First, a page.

Africa's burden of infectious disease
Infectious diseases still represent the major cause of child deaths. Although in quite a few countries general conditions have improved, such a shift in the cause-of-death pattern has not occurred in sub-Saharan Africa, where malaria, lower respiratory infections and diarrhoeal diseases continue to be the leading causes of death in children, accounting for 53 per cent of all deaths. HIV/AIDS is now responsible for a little over 300,000 child deaths in sub-Saharan Africa and nearly seven per cent of all child deaths in the region.
Despite global trends of a declining burden of communicable disease in adults, HIV/AIDS challenges that progress. AIDS-related deaths are still the leading cause of mortality among adults aged 15–59, responsible for more than two million deaths annually or 13 per cent of global deaths in this age group. Most people with AIDS die because of tuberculosis.
Those living in absolute poverty (on less than 1 US dollar per day) are five times more likely to die before reaching the age of five, and two and a half times more likely to die between the ages of 15 and 59. Infectious and parasitic diseases account for 25% of the disease burden in low- and middle-income countries, compared to only 3% in high-income countries. Most of these diseases can be cured if effective treatment is available and accessible. People in developing countries, who make up about 80% of the global population, only represent about 20% of worldwide medicine sales. For these people, the imbalance between their needs and the availability of medicines is fatal.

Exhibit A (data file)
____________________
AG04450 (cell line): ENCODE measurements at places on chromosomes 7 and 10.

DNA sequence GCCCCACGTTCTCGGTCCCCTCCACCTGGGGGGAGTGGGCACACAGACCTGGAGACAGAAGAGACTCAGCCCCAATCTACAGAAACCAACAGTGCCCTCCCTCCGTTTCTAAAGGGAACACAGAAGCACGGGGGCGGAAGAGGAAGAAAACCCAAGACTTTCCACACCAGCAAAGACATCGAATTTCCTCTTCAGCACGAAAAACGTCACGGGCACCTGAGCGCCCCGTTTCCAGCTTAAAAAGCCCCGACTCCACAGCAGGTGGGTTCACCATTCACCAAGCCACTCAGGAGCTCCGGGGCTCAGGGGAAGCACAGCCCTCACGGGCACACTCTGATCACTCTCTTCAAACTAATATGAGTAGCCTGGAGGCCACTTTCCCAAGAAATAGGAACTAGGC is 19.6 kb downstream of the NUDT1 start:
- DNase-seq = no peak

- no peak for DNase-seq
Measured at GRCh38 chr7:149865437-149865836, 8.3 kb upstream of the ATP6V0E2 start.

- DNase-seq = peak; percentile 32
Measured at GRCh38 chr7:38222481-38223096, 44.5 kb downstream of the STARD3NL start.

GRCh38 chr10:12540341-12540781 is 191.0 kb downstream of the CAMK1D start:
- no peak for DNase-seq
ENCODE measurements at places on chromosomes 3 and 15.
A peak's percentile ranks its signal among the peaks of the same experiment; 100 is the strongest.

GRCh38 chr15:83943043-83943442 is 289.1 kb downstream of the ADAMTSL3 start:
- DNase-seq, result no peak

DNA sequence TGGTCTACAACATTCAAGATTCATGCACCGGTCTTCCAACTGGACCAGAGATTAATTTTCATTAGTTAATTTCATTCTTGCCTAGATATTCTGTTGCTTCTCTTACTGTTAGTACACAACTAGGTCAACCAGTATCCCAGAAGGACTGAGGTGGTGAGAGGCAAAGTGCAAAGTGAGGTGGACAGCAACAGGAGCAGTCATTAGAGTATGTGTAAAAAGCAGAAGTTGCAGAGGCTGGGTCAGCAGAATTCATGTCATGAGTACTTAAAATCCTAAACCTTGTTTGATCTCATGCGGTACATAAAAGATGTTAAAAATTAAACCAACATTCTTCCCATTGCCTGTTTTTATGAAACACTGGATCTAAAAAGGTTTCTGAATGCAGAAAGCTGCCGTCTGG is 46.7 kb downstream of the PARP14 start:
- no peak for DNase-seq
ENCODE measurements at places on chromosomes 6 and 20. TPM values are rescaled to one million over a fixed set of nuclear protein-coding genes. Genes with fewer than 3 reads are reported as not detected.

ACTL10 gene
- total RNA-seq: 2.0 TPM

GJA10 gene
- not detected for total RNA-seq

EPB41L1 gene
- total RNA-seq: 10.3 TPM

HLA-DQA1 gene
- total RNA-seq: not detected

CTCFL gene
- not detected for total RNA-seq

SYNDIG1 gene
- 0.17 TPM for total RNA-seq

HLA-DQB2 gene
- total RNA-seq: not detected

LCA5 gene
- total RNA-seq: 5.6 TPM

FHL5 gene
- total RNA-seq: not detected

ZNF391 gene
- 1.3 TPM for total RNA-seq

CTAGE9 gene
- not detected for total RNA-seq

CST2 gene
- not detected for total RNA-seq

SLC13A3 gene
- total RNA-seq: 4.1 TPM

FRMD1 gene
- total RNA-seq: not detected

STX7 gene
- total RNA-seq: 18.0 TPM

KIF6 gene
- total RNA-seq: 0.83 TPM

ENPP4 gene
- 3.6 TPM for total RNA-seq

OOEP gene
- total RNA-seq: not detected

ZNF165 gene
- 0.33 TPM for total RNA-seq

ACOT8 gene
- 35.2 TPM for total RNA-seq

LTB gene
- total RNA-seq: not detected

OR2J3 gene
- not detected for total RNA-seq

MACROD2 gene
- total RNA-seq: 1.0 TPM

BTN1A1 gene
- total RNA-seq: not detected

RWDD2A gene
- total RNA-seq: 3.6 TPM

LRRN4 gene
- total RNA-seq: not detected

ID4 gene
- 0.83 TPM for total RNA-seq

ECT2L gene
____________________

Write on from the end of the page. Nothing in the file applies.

When is a disease named 'neglected disease'?
About 1 billion people worldwide are affected by one or more neglected tropical diseases. They are named neglected because these diseases persist exclusively in the poorest and the most marginalized communities, and have been largely elminated and thus forgotten in wealthier places. The diseases thrive in places with unsafe water, poor sanitation, and limited access to basic health care. Despite the severe pain and life-long disabilities they cause, these diseases are often less visible and given a low priority alongside high mortality diseases.
A seriously disabling or life-threatening disease can be considered neglected when treatment options are inadequate or don't exist, when their drug-market potential is insufficient to readily attract a private sector response and when government response is also inadequate.
In short, for neglected diseases, there has been a failure of the market and a failure of public policy. Neglected diseases mainly affect people in developing countries.